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A phenomenological study: The social world of five adolescents who have Asperger's syndrome

Carrington, S., Papinczak, T., Templeton, E.,

2003

This phenomenological study investigated the social experiences and perceptions of friendship among teenagers diagnosed with Asperger's syndrome. Data were collected through the use of semi‐structured interviews from five secondary school students in Australia. Data reveals the following themes: (1) description of social experiences — both difficult and satisfactory (2) description of hostile encounters with peers (3) need for following rules and (4) ‘masquerading’. Masquerading is a term used to describe the façade, which some individuals with Asperger's syndrome adopt in order to mask their social differences. The findings can assist professionals to perform the dual goals to both assist people with Asperger's syndrome to participate in ‘socially accepted ways’, and to recognise and value different persons’ social perspectives. The findings of this study could inform a more subtle approach to social skill programmes for adolescents with Asperger's syndrome.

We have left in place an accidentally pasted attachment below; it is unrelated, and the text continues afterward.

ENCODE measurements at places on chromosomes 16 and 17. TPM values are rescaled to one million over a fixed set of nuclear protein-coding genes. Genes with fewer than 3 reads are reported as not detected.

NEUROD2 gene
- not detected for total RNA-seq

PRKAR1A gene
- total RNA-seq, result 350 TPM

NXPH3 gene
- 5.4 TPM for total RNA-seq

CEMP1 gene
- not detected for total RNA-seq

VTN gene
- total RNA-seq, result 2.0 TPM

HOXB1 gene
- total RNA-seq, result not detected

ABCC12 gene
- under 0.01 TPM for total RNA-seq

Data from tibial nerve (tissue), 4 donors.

Publication information

Journal/Publication : Australian Journal of Learning Disabilities

Location : Australasia

Domain/s: Social relationships

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